Which brings me into my next few points. Beginning with...

The guy who helps Houston wreck this run should be back.

All reports I’m hearing about DJ, including Houston’s interview linked above, are that he’s doing well and is on track to return for training camp. And in case you’ve forgotten, DJ’s ... pretty good against the run. And by “pretty good,” I mean he’s one of the best ILBs in the game.

The most common critique I hear of this argument is that the run defense struggled prior to DJ getting injured against the Raiders. In fact, I heard it so much that I basically accepted it as a fact and usually said something like, “yeah, well, it wasn’t AS bad though.”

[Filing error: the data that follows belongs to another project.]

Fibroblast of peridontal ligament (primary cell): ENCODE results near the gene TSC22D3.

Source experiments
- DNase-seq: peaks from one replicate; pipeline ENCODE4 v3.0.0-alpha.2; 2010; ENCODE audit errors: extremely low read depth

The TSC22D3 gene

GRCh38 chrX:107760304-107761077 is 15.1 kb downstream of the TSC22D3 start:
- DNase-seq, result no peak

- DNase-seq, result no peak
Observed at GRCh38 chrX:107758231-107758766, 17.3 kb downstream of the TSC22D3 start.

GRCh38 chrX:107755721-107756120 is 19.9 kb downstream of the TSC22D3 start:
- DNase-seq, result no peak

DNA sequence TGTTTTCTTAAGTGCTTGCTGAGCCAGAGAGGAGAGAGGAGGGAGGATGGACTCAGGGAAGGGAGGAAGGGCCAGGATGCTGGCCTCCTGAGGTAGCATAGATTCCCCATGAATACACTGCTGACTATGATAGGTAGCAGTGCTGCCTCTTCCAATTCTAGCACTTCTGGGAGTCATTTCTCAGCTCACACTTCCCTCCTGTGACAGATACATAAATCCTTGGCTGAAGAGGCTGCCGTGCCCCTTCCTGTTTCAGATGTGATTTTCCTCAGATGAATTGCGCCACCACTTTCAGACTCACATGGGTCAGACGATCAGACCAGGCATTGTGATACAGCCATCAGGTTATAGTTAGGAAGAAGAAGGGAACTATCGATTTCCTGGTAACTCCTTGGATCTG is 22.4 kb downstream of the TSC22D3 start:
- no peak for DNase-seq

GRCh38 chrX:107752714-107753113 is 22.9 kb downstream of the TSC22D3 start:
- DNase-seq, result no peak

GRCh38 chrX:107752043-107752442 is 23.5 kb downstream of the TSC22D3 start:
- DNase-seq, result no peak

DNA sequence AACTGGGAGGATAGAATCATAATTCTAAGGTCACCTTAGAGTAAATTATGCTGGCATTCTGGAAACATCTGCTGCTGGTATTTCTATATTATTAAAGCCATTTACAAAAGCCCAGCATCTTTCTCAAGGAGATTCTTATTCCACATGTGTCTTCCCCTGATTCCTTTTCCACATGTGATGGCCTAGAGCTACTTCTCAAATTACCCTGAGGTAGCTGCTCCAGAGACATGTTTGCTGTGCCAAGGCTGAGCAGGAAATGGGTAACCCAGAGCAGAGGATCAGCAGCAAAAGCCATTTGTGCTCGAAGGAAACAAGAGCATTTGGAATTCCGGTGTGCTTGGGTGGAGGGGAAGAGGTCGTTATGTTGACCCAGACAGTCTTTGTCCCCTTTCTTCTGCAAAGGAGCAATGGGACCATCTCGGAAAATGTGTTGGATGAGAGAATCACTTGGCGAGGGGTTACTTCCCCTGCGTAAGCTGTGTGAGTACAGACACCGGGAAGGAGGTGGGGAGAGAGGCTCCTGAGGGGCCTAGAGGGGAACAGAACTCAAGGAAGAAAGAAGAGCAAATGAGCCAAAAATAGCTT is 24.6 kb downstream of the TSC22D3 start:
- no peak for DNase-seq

Then I realized ... had anyone actually looked at how the defense did in run defense with DJ as opposed to without DJ? I sure hadn’t. And so, because I have issues, I went through each box score and added up carries and yards by opposing running backs before and after DJ went down (including the Raiders game he actually got hurt).

Want to know what I found? Are you ready to have a FANTASTIC stat the next time someone says DJ doesn’t make a big difference? Are you?

Prior to Derrick Johnson’s injury, the Chiefs gave up 4.19 yards per carry against opposing running backs. After his injury, the Chiefs gave up 5.31 yards per carry against opposing running backs.

If you don’t think that’s a massive difference, picture having a running back who averages the first number versus the second number. That suddenly got a lot more real, no? Or how about this... with DJ, the Chiefs were a middle-of-the-pack run defense, as 4.19 YPC would’ve had them at exactly 16th in the NFL. The 5.31 YPC given up thereafter? Dead last in the league.